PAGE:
The recent movements in the dollar-naira exchange rate, following the removal of the currency peg, has stimulated ongoing debate in the media that South Africa has regained its position as the largest economy in Africa. The prevailing notion is that the depreciation of the naira and simultaneous appreciation of the rand against the US dollar implies that South Africa’s GDP has surpassed that of Nigeria. However, this argument needs some re-examination, given that the value of the GDP (in current US$) is sensitive to the choice of exchange rate and GDP figures used for its computation. This piece situates the present argument in the context of recent commodity market crisis and its implications for the two largest economies in Sub-Saharan Africa
Policy Brief & Alerts
OPEC weekly basket price reduced from $61.14 to $60.73 per barrel (December 1 8, 2017). Similarly, Global oil benchmark crude sold for as low as $61.22 per barrel during the week, down week-on-week by 1.8 percent. Nigerias Bonny light declined slightly by approximately 1 percent to $63.534. The fall in crude prices came after a sharp rise in U.S. inventories of refined fuel, which suggested that actual demand may be weakening5 (the EIA data shows an increase of 8.5 million barrels of stored fuel). Given that crude oil revenue remains critical to Nigerias budget performance, investments aimed at improving growth and competitiveness of other key sectors is essential to minimize distortions on budgetary expenditure.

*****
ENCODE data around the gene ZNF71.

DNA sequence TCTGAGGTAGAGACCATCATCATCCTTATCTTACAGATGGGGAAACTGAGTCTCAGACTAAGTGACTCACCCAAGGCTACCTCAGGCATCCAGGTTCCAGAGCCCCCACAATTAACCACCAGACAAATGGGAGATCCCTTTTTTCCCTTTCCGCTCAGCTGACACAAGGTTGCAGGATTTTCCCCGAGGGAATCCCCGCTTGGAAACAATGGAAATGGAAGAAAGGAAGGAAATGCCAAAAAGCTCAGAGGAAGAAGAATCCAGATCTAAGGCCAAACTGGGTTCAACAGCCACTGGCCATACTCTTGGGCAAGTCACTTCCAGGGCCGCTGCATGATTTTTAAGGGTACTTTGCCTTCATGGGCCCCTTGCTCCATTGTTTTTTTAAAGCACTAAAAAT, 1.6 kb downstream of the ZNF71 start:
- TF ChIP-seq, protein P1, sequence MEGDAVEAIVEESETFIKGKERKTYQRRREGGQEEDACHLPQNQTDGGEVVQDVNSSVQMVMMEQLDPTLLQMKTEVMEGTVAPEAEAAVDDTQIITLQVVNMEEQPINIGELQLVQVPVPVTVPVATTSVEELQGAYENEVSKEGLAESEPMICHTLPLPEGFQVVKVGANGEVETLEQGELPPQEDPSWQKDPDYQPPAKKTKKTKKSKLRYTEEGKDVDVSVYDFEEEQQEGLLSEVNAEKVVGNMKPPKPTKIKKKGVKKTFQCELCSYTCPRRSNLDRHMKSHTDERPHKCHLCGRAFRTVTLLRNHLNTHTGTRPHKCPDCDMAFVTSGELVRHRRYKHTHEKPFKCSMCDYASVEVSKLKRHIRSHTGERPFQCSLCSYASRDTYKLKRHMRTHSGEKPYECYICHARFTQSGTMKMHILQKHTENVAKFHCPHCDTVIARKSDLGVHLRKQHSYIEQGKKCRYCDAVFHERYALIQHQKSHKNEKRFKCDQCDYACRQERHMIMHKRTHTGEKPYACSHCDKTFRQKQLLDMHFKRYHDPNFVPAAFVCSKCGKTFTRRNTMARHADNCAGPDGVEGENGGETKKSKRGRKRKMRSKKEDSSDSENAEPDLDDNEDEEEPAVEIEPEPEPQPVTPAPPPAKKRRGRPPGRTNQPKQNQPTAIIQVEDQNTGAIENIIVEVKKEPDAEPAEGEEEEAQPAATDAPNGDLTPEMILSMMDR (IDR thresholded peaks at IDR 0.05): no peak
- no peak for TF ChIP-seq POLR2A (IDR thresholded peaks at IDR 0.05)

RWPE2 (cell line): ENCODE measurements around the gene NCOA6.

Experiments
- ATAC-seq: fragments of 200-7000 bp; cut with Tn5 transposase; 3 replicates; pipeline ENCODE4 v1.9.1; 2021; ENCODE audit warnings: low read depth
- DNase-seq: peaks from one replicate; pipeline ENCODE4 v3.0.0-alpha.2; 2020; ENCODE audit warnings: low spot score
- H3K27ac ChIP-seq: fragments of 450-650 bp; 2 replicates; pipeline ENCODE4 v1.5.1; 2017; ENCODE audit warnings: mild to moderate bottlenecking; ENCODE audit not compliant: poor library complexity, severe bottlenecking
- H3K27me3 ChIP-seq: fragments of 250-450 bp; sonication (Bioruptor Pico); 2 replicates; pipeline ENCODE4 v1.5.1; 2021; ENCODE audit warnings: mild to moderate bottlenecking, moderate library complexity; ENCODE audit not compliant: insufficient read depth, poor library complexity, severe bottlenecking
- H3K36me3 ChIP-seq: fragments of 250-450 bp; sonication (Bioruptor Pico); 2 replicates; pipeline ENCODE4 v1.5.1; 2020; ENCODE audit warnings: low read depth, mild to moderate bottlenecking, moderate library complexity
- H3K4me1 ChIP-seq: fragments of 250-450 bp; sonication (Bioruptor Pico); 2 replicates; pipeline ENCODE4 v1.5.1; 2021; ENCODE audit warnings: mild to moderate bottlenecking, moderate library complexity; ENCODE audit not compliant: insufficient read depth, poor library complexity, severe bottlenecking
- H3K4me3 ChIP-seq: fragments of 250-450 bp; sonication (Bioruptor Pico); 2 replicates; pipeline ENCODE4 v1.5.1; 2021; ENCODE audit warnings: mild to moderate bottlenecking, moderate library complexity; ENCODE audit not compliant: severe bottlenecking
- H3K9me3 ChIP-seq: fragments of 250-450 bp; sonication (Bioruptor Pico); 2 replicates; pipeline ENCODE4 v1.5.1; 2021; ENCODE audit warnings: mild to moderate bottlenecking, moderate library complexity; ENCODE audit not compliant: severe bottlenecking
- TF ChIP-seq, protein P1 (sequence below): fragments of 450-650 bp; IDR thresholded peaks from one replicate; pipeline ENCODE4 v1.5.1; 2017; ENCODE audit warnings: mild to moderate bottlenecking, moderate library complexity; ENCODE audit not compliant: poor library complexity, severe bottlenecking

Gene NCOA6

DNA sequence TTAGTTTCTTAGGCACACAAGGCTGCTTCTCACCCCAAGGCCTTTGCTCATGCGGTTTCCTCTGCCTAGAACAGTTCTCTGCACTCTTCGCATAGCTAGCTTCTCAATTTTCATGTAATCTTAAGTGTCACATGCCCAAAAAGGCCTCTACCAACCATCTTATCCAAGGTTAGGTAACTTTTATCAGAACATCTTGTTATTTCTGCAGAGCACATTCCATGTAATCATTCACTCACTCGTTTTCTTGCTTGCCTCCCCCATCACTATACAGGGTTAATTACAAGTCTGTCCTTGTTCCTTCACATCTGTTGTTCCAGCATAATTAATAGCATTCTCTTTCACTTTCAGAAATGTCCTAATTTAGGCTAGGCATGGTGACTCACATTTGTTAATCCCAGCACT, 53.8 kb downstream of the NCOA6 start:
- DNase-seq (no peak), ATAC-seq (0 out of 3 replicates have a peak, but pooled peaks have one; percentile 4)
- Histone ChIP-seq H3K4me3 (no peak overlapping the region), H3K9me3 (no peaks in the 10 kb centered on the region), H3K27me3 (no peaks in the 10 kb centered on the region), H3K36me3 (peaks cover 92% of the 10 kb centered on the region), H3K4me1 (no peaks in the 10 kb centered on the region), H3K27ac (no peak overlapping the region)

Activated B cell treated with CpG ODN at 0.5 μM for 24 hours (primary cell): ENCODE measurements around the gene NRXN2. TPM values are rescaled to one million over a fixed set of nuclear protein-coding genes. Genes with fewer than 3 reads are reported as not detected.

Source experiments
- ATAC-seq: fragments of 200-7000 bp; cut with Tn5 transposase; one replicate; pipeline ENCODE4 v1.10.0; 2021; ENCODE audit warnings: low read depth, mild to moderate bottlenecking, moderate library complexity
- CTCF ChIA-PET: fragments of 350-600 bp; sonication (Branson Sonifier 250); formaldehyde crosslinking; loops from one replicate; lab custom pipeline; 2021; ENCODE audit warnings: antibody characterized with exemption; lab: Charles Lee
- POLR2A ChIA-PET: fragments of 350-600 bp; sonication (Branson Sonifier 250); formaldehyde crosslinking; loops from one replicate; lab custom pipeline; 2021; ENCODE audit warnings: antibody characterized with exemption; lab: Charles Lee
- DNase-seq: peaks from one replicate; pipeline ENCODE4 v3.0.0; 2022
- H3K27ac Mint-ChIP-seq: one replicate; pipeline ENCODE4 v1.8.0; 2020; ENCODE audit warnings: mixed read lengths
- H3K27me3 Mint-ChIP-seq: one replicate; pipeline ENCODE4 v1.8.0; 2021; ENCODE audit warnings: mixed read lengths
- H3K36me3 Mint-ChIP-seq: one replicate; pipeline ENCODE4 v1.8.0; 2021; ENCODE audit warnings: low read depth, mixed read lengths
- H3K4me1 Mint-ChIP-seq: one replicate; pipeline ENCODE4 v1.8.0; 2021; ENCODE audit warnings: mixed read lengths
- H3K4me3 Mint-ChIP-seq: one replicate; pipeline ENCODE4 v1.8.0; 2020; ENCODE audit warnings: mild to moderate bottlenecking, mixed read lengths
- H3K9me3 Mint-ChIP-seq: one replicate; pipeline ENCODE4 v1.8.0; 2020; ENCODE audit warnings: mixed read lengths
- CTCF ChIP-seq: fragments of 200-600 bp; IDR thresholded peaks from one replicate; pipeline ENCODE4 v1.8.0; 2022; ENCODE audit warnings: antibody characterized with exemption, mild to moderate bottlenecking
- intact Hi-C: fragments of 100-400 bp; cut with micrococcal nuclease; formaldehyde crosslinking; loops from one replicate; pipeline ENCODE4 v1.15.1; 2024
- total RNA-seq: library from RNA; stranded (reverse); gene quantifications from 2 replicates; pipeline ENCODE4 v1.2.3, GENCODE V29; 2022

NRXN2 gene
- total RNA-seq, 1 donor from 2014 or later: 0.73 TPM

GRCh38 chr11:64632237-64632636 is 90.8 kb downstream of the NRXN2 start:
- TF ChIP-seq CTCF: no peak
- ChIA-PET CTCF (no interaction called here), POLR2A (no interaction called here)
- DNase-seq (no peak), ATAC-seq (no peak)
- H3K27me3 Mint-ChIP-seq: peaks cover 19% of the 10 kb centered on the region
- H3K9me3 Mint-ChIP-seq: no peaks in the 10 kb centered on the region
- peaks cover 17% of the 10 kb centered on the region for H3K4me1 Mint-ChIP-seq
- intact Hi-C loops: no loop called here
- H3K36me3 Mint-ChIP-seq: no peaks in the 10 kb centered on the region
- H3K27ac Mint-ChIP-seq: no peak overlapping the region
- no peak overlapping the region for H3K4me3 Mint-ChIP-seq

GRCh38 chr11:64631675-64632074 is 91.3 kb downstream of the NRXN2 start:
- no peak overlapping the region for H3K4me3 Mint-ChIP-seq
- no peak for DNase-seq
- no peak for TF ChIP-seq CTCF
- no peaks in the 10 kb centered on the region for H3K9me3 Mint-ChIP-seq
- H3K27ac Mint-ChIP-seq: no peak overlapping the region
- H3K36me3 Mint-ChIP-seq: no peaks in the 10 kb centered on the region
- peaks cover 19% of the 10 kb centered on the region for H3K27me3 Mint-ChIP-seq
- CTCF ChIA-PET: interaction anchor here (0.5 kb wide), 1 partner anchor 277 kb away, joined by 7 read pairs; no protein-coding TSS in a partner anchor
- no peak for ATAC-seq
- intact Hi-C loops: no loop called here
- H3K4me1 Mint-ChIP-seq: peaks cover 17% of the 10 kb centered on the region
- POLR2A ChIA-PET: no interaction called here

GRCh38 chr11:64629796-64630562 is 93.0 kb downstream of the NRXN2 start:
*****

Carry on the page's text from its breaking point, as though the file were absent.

This paper was produced as part of a larger project which was jointly financed by the UKDepartment for International Development in Nigeria (through its Policy and Knowledge facility)and the Research Committee of the World Bank.
Recently released GDP figures reveals that the three major sectors recorded positive and negative growth rates individually in 2017Q2. Firstly, Agricultural sector grew Year on Year by 3.01 percent, down from 3.39 percent in 2017Q1- driven by weaker output in crop production and Fishing sub-sectors. This is not unconnected with the planting season and the shortage of grainsfor livestock/fish respectively.